It’s the new zumba, if you will—the next trend in fitness classes. But instead of trying to figure out steps to Latin music or listen to counts from an aerobic instructor, you run through a row of tires, pull your body across a gym floor by means of a rope, do mini-sprints to move a stack of aerobic step risers from one side of the room to another, play tug-of-war and other hard-core, heavy-breathing exercises.
The key to group boot-camp training is using muscles in different ways, both inside and outside the gym building—increasing strength and aerobic fitness. Yes, there’s a military influence, but the boot-camp concept is more than that.
“I like to think of it as functional training, rather than your everyday ‘jump on a machine’-type training,” says Ray Ramos, assistant fitness manager at the Taylorsville Gold’s Gym. Ramos, who did a tour of Afghanistan with the U.S. Army’s 1st Infantry Division, started his own style of boot-camp training with two of his former platoon buddies. One class is called Military Body Training, the other is Military Boot Camp, both abbreviated as MBT. Both are group classes that use a personal-trainer approach to making people more fit.
“We picked up the military mentality of always being in shape, of ‘you’re only as good as how strong and agile you are.’ We’re more motivating than regular group classes,” he says.
It’s not only motivating; it creates bonding and friendship among the regulars in class. Most boot-camp classes are somewhat similar to CrossFit, another type of hard-core training with a “push yourself” foundation. In fact, do an online search for the words “boot camp” or “CrossFit,” and you’ll find millions of listings. The appeal may lie in the concept of pushing yourself and allowing the group effort to push you even further out of your comfort zone, either through trying to be the best or not wanting to be the last. Plus, it’s not like a drill instructor shouting in your face; the entire class is encouraging to each other, and the instructor helps you to reach deeper for strength you didn’t know you had.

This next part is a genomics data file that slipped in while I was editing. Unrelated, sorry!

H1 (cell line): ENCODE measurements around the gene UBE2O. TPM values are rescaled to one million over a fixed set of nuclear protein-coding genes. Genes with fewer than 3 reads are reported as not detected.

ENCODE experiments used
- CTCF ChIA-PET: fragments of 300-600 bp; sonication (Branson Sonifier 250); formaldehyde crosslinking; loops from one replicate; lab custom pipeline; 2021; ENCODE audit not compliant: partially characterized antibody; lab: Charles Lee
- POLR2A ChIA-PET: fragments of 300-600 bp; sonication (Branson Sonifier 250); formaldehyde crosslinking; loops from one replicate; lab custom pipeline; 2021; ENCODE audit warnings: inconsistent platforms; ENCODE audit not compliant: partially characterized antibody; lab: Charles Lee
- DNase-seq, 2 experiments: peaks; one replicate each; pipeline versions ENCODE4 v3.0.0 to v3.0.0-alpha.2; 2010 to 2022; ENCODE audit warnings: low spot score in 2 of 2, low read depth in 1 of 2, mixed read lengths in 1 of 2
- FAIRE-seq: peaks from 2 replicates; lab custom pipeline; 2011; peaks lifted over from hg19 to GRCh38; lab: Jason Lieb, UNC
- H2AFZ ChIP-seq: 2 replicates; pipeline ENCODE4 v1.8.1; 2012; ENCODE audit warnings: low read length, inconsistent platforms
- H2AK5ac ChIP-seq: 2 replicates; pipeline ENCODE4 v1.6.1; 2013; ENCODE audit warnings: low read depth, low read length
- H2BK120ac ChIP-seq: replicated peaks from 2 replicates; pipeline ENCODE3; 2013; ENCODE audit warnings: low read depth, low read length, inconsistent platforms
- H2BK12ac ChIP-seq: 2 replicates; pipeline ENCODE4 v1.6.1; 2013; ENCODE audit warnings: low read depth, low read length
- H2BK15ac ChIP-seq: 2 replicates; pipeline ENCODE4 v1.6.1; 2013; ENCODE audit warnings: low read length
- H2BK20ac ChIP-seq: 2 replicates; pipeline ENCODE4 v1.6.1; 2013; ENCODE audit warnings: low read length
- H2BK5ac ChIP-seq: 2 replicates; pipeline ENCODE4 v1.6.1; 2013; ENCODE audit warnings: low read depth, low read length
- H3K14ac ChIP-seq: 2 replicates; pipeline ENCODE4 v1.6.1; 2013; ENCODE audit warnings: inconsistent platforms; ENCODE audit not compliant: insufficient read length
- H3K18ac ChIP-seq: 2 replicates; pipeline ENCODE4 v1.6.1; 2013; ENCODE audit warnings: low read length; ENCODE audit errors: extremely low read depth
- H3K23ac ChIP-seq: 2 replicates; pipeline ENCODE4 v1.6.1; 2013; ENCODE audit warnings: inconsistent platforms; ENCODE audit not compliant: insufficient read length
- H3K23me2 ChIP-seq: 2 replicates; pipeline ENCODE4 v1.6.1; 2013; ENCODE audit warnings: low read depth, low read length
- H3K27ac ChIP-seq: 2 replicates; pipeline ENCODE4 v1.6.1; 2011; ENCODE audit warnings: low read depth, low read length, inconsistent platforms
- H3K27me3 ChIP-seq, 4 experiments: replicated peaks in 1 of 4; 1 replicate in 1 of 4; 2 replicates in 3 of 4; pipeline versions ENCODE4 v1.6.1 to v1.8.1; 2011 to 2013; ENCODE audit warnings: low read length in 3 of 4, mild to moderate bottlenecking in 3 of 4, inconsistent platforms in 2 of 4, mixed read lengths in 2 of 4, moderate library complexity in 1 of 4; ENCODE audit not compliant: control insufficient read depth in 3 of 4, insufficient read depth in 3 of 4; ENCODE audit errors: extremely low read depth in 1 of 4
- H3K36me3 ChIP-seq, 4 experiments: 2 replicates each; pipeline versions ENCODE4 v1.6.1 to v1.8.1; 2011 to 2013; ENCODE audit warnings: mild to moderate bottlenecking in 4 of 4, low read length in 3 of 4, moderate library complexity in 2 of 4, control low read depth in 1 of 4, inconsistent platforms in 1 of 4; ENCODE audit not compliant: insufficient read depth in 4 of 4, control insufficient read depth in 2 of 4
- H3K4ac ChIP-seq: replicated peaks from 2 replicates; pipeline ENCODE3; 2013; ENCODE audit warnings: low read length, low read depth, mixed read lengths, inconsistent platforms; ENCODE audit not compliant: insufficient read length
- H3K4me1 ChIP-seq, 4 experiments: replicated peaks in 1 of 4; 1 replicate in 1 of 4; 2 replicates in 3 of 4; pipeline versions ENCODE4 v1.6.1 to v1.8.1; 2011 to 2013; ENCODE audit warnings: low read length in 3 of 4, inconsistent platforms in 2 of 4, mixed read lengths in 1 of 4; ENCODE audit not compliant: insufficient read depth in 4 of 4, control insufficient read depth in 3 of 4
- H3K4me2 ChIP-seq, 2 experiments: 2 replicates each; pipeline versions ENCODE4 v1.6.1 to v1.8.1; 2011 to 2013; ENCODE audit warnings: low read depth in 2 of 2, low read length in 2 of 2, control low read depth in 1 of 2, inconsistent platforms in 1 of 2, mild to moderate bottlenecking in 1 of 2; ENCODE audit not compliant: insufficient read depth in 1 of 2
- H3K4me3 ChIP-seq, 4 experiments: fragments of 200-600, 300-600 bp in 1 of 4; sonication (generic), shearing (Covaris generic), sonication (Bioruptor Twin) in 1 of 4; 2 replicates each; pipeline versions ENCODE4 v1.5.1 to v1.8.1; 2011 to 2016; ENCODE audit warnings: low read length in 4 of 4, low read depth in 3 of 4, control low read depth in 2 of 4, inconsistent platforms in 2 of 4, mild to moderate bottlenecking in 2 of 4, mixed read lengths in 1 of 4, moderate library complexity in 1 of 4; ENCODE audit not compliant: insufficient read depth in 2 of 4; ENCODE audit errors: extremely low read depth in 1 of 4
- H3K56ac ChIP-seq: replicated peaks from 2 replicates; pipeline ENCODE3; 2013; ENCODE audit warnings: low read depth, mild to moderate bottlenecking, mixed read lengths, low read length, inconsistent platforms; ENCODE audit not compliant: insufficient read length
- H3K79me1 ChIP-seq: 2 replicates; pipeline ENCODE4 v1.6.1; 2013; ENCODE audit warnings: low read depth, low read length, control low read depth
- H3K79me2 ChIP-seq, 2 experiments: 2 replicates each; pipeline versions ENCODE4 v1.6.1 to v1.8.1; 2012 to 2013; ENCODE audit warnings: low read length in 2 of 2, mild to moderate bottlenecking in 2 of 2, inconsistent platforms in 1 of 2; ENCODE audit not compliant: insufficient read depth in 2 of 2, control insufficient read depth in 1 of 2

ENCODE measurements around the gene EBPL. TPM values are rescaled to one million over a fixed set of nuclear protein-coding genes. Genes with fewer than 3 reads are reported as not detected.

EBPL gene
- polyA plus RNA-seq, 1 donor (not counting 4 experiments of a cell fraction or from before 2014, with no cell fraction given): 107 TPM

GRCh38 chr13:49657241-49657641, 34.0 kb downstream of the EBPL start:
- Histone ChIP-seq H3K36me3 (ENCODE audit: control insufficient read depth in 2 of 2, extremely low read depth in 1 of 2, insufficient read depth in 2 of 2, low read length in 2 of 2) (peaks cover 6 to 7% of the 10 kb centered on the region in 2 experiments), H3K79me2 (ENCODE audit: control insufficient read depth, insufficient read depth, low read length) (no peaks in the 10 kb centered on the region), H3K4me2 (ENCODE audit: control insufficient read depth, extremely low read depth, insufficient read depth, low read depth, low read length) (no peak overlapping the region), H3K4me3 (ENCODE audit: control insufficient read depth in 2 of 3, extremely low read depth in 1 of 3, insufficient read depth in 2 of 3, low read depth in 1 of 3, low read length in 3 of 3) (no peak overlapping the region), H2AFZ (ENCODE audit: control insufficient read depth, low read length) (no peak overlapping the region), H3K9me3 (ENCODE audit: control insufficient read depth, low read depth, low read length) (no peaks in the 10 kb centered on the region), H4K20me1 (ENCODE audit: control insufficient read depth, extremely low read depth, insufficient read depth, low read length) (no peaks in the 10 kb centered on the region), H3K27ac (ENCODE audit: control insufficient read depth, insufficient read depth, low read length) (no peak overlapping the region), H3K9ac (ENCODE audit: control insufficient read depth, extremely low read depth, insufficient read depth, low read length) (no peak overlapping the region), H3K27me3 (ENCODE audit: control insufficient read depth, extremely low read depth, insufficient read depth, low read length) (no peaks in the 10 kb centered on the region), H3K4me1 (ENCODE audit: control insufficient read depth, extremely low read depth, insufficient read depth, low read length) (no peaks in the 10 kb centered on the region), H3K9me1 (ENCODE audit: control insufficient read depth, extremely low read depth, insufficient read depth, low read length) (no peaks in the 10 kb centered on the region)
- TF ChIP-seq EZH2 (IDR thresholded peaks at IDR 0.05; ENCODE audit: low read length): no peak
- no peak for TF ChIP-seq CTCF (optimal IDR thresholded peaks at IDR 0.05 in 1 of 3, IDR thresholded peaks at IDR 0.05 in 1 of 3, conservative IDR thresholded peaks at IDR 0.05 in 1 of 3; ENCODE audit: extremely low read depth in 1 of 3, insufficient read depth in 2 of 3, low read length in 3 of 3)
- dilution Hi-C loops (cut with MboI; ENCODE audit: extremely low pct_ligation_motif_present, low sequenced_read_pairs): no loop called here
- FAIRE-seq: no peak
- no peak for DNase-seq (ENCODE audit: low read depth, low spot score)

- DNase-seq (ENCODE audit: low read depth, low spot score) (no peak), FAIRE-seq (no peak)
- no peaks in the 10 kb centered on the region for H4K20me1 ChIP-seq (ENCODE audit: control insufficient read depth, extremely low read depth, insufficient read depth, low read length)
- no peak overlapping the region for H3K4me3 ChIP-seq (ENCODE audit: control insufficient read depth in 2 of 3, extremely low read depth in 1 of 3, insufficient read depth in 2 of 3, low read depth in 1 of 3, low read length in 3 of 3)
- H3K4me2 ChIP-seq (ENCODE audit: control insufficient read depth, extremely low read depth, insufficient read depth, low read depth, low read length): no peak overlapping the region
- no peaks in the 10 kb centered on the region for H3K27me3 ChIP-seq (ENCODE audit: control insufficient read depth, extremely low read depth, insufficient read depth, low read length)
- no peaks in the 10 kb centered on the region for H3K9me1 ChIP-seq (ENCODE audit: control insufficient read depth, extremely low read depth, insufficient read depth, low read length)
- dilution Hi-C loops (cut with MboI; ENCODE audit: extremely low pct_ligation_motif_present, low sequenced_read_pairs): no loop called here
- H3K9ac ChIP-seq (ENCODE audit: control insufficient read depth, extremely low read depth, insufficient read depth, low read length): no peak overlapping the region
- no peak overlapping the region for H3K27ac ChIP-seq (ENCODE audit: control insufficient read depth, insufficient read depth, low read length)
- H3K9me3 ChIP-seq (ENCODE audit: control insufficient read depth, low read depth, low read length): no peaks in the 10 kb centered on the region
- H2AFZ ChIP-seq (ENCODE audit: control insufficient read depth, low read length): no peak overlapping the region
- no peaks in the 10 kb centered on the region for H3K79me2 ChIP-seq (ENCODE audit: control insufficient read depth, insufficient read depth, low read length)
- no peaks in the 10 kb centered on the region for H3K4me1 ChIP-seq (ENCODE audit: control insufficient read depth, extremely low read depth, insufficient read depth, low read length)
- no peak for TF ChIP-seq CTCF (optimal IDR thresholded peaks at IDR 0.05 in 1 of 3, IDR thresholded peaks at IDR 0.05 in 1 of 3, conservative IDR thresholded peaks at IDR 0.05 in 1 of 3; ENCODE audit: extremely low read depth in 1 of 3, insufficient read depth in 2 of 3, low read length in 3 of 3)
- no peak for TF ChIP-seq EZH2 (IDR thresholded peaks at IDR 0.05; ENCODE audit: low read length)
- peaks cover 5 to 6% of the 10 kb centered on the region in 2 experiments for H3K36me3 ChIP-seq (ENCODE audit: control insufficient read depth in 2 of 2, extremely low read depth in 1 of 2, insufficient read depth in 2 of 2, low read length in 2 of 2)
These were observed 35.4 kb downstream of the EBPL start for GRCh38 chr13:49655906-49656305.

Shannon Branca, who has taken the class for the past 10 weeks, says, “The group aspect makes me more competitive with myself—not with others, but with myself. I like the interaction you get with the trainers, and I feel like I’m part of a special group. I’ve gotten tremendously stronger, my endurance has dramatically improved, and I’ve lost inches during those 10 weeks.”
The gym’s fitness manager, Aaron Frost, has a startling prediction. He says, “In the next two years, group training like this is going to push one-on-one training out the door. It’s popping up everywhere. One good thing about it is you’re not the only one who may not be able to keep up; there’s others in the class that are at the same level you are. And everybody’s pushing themselves hard.”
Ramos says, “I see MBT as a hit in the future, because it gives people a chance to do a group class they can have fun with and still feel great afterwards. They get pushed to their limits and have a different persona for an hour. I’ve seen people change in the class. They’re more active, they drop body fat, they come to the gym more often. It’s definitely not easy. You learn a lot about yourself. The benefit of this kind of training is, you’ll become a lot more explosive and agile. You do a lot of core work, along with strength training. It’s a very well-rounded program.”
The first class is always free. After that, the 7 p.m. Tuesday class costs $15 per session. You don’t even have to wear camo.